The entire Middle East, from Israel to Yemen and from Iraq and Iran, finds itself in an unprecedented turmoil. Aided by Egyptian and Jordanian pilots, the Saudi-led jets are pounding targets in Yemen. Iraqi forces are battling the IS militias to reestablish their writ over territories lost to forces that were born out of the Saudi-US-led charge on Syria. Top officials from Pakistan and Turkey are visibly trying to contain the consequences of the Saudi invasion of Yemen. Private entities such as Lashkar-e-Taiba and Afghanistan’s Hizb-e-Islami are vowing to shore up Saudi defense against what they see as Iranian expansionist designs.
Iran on the other hand has just clinched its nuclear deal with the US-led P-5. This deal marks new realignments in the Middle East, with Tehran also offering mediation support to diffuse the crisis arising out of the Royal Kingdom’s belligerence that is cloaked by most vested interest as a conflict between Shia and Sunni Islam.
In the words of Mir Hasil Bizenjo, the de facto chief of the National Party (Balochistan), this is an Arab conflict about geo-political interests and not a sectarian dispute between Yemen’s Shia Muslims and Saudi Wahabi Muslims.
Hassan Rouhani, the reformist Iranian President, has transformed Iran-West relations into a new era and appears to have ended years of Iran’s international isolation. April 2, 2015 indeed underscored a new beginning for Iran when it finally entered into an understanding over its enrichment of nuclear fissile material with the European Union (EU) and P5+1.
Under the terms of deal, Iran has agreed to reduce by approximately two-thirds its installed centrifuges, meaning thereby that it would cut the number of its centrifuges from the current 19,000 to some 6,104.
Only 5,060 of these centrifuges would be able to enrich uranium for 10 years. If the deal eventually matures into a lasting agreement, it will likely help boost the global economic market and serve as a precursor to regional stability.
That is why optimist analysts sound upbeat and regard the US-Iran nuclear deal as a possible game changer for the region. John Kerry, the US secretary of State, believes “the understanding we have reached is a solid foundation for the good deal we seek”. US President Barack Obama said in an interview to NPR, “This deal is the right thing to do for the United States, for our allies in the region and for world peace regardless of the nature of the Iranian regime”. Obama also refused to give in to an Israeli demand. “The notion that we would condition Iran not getting nuclear weapons, in a verifiable deal, on Iran recognizing Israel is really akin to saying that we won’t sign a deal unless the nature of the Iranian regime completely transforms,” Obama said in the same interview.
This is a big statement coming out of Washington and sets the tone for its future relations with Tehran, which could entail positive implications for Iran and its eastern neighbors. This did not amuse either Israel or Saudi Arabia, which objected to the deal, citing Iran’s role in the proxy wars in the region.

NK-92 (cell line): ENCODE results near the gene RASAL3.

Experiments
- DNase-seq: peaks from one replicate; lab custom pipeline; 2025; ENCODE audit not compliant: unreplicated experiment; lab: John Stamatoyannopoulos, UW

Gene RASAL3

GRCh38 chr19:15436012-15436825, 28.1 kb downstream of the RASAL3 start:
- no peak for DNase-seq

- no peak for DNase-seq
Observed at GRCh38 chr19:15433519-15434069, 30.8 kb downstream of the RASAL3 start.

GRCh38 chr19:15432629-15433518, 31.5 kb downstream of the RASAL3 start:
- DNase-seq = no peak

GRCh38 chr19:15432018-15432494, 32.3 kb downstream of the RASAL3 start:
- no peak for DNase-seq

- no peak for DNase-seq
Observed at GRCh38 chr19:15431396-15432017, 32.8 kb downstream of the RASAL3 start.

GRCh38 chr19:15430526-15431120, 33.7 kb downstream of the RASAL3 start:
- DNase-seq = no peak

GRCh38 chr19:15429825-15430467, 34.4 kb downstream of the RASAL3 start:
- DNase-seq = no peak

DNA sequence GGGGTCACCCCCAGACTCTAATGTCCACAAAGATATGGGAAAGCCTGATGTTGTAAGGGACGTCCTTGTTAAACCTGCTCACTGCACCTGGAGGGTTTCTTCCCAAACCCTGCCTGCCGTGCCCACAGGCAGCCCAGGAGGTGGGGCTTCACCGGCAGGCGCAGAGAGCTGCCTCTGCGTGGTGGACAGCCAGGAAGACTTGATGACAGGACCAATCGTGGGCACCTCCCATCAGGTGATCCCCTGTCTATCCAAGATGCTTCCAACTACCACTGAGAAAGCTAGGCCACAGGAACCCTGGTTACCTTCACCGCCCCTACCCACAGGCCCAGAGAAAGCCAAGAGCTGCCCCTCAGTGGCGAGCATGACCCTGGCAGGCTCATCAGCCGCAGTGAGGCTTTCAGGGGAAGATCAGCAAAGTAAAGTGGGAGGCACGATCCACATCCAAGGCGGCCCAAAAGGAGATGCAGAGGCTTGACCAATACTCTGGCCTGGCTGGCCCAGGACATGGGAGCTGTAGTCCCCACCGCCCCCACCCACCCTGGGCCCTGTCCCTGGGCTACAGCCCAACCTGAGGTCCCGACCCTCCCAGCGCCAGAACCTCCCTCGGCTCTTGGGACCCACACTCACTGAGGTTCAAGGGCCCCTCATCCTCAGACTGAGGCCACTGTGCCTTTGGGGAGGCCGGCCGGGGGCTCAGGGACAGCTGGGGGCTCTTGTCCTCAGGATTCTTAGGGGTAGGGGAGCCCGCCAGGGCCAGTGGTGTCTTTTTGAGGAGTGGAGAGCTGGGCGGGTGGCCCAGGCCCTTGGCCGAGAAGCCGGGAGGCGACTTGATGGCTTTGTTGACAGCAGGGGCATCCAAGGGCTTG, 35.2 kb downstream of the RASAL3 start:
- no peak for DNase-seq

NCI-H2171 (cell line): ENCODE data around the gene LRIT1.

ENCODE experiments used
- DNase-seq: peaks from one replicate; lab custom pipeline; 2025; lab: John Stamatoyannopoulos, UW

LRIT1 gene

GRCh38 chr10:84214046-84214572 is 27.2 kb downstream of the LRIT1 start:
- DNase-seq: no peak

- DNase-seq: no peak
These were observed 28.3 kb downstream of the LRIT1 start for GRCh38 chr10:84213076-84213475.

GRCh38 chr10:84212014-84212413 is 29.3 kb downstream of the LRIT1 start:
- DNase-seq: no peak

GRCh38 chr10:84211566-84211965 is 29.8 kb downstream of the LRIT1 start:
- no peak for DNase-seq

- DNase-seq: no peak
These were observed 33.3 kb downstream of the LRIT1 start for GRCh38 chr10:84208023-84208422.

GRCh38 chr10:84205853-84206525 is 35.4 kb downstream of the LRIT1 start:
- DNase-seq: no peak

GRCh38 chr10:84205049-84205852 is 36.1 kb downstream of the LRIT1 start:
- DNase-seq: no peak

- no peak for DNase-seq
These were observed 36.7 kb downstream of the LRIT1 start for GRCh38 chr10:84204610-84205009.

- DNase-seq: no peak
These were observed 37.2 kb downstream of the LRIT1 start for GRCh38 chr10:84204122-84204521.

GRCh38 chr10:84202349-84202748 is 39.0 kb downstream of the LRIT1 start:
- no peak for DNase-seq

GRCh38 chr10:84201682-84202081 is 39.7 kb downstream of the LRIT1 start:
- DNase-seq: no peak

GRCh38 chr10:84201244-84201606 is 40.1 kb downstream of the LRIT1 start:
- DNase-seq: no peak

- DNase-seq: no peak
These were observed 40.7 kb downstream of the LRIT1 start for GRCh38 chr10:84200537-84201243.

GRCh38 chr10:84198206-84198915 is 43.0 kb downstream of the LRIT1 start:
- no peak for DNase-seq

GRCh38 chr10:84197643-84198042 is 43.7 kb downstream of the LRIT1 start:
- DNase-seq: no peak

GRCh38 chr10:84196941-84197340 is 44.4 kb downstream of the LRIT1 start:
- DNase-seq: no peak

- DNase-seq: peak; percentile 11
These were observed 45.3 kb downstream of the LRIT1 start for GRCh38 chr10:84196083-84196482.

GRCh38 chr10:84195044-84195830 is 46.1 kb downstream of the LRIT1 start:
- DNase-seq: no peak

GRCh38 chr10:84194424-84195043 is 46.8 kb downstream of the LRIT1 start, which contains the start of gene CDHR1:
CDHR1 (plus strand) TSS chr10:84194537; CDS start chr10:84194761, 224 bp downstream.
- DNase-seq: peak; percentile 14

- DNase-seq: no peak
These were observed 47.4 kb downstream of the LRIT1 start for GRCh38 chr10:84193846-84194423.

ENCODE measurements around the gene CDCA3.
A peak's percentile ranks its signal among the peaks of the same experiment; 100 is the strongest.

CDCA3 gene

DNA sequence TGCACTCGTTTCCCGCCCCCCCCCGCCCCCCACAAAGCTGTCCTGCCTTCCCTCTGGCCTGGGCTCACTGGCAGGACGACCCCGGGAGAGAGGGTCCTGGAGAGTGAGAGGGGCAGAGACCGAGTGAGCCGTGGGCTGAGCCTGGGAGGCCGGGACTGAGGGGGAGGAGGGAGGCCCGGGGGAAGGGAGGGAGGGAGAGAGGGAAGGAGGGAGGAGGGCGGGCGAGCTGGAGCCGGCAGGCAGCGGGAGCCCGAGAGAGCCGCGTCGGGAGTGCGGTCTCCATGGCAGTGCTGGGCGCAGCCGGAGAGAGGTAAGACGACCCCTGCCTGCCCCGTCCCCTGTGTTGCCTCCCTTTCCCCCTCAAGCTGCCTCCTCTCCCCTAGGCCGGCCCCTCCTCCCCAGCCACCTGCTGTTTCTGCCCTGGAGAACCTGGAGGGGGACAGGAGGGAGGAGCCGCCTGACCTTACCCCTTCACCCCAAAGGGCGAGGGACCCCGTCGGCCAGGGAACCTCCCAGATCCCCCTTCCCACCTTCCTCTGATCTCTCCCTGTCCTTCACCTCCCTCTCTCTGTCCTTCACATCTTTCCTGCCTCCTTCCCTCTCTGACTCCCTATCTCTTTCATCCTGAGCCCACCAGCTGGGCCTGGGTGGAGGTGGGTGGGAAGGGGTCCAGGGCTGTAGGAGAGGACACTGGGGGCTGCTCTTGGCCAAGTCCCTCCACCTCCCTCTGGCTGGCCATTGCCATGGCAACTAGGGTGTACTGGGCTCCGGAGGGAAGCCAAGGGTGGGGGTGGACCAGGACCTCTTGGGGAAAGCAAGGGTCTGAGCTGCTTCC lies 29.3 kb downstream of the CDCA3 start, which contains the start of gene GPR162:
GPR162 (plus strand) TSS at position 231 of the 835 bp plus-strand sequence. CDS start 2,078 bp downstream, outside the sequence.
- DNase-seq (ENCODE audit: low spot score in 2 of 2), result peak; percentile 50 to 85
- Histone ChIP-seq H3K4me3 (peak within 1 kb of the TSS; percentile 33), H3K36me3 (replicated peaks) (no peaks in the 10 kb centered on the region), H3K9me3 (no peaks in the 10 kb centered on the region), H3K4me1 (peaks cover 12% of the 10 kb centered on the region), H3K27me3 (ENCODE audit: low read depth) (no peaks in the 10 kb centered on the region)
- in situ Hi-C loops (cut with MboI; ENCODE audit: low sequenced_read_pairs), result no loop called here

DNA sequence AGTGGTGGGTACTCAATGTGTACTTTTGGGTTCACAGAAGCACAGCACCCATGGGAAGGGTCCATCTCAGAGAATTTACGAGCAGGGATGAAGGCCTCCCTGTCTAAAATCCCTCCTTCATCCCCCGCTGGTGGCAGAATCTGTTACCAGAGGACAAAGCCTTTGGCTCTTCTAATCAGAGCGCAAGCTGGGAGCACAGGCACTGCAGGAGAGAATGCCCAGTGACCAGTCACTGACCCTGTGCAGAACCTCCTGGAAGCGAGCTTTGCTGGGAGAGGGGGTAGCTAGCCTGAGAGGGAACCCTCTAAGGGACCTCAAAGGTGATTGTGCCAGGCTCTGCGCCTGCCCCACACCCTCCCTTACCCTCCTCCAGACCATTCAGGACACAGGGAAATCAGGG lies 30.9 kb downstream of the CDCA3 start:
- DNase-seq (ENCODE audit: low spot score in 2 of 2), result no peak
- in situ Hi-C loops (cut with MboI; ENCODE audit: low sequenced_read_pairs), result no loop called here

The removal of sanctions would provide Iran with access to international markets and free it up of fears of trade embargoes, its historical links with Hezbollah, Hamas and Houthis in Yemen notwithstanding – links that constitute part of the basis for sanctions on Iran.
The easing of tensions with the US and its allies would allow Iran to quietly consolidate its geo-political gains it has made by default in the region (the empowerment of Shia Muslims in Iraq).
Iran would also possibly leverage the deal for realizing a number of projects that have remained hostage to the American and European sanctions. It can probably, more forcefully, pursue gas and pipeline projects with Pakistan and Indian.
The Iranian pro-active political role following the nuclear deal creates a huge space for both Turkey and the embattled government of Pakistan to nudge Saudi Arabia from conflict to dialogue in Yemen on the one hand, and to fend off the Saudi demands for Pakistani military and its hardware in its “war on Shia expansionism.”
Pakistan is caught up in a complex situation. However it may desire to pursue its nuclear program, it will come under greater international pressure for opening up its nuclear establishment to scrutiny.
While the “Pakistani bomb” may be of some consolation for Saudi Arabia, it has lost its relevance with the passage of time and remains most probably an India-specific threat. The US-Iran deal, however, also opens new possibilities for the nuclear-armed India and Pakistan. If US and Iran can bury the acrimonious past, why cant Islamabad and New Delhi chart the same way when it comes to weapons of mass destruction.
Dr TCA Raghavan, the Indian High Commissioner, for instance, told a gathering at the Center for Research and Security Studies on April 7, that both countries can not only learn from the latest nuclear deal but also from the way China and Japan, or Japan and South Korea have gone about their relations.
With the unfolding geo-strategic dynamics triggered by the strident Saudi position and US-Iran rapprochement brings with it unprecedented pressure on Pakistan. The latter shall have to carefully tread the path to keep the balance in relations with Turkey, Iran and the Royal Kingdom. It is easier said than done. An extremely difficult balancing act indeed, particularly in view of the political discord currently visible in and outside the parliament.
The writer heads the independent Centre for Research and Security Studies, Islamabad and is the author of Pakistan: Pivot of Hizbut Tahrir’s Global Caliphate.
This article first appeared in The Friday Times, a leading weekly of Pakistan. Click here to go to the original.